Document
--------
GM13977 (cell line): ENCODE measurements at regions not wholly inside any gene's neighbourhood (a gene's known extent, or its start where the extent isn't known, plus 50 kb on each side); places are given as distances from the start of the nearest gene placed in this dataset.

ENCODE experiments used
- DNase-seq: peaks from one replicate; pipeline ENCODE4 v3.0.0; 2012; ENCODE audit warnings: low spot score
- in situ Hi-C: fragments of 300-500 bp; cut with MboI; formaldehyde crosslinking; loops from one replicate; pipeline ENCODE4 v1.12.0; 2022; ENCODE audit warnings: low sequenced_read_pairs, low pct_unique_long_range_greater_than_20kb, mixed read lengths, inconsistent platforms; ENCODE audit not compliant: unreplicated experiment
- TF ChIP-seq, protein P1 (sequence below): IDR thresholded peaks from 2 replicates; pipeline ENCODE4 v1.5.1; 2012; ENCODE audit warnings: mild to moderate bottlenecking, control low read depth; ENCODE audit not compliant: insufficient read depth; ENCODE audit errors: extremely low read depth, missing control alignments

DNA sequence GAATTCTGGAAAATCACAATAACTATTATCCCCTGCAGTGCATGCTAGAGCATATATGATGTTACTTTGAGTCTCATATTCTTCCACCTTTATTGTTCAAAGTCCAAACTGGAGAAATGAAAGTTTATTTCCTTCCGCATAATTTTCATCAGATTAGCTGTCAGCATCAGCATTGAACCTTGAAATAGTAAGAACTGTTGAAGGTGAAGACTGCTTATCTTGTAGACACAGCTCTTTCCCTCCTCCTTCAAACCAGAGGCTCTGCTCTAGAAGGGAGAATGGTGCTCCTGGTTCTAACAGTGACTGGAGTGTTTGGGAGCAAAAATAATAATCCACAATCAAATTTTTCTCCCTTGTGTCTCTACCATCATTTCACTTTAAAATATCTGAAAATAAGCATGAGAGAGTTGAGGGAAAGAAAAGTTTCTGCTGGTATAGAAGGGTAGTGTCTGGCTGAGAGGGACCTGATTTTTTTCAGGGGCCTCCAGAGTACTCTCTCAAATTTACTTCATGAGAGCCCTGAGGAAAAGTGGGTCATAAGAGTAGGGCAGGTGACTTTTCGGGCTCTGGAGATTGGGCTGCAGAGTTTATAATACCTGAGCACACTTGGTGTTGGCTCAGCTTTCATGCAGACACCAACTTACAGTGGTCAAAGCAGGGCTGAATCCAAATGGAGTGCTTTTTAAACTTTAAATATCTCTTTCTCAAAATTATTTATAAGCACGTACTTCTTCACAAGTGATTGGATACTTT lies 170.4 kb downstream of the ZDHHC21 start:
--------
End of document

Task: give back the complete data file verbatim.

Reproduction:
GM13977 (cell line): ENCODE measurements at regions not wholly inside any gene's neighbourhood (a gene's known extent, or its start where the extent isn't known, plus 50 kb on each side); places are given as distances from the start of the nearest gene placed in this dataset.

ENCODE experiments used
- DNase-seq: peaks from one replicate; pipeline ENCODE4 v3.0.0; 2012; ENCODE audit warnings: low spot score
- in situ Hi-C: fragments of 300-500 bp; cut with MboI; formaldehyde crosslinking; loops from one replicate; pipeline ENCODE4 v1.12.0; 2022; ENCODE audit warnings: low sequenced_read_pairs, low pct_unique_long_range_greater_than_20kb, mixed read lengths, inconsistent platforms; ENCODE audit not compliant: unreplicated experiment
- TF ChIP-seq, protein P1 (sequence below): IDR thresholded peaks from 2 replicates; pipeline ENCODE4 v1.5.1; 2012; ENCODE audit warnings: mild to moderate bottlenecking, control low read depth; ENCODE audit not compliant: insufficient read depth; ENCODE audit errors: extremely low read depth, missing control alignments

DNA sequence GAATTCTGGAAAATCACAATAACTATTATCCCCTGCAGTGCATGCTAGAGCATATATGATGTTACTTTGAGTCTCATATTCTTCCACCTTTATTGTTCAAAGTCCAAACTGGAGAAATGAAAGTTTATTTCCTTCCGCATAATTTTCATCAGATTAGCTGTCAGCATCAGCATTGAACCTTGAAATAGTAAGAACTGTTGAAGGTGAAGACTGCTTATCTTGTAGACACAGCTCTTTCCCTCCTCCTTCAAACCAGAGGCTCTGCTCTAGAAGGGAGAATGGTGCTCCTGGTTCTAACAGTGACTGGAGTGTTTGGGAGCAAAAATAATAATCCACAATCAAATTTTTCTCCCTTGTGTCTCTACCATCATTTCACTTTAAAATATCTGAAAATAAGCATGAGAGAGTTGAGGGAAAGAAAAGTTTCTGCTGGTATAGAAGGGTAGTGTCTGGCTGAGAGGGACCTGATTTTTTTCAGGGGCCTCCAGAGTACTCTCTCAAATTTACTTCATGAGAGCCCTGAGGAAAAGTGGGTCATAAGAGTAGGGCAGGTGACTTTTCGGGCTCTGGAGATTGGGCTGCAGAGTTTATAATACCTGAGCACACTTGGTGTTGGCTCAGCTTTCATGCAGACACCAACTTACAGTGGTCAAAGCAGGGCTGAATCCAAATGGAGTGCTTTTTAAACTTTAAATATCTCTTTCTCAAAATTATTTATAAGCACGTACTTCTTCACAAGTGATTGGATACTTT lies 170.4 kb downstream of the ZDHHC21 start: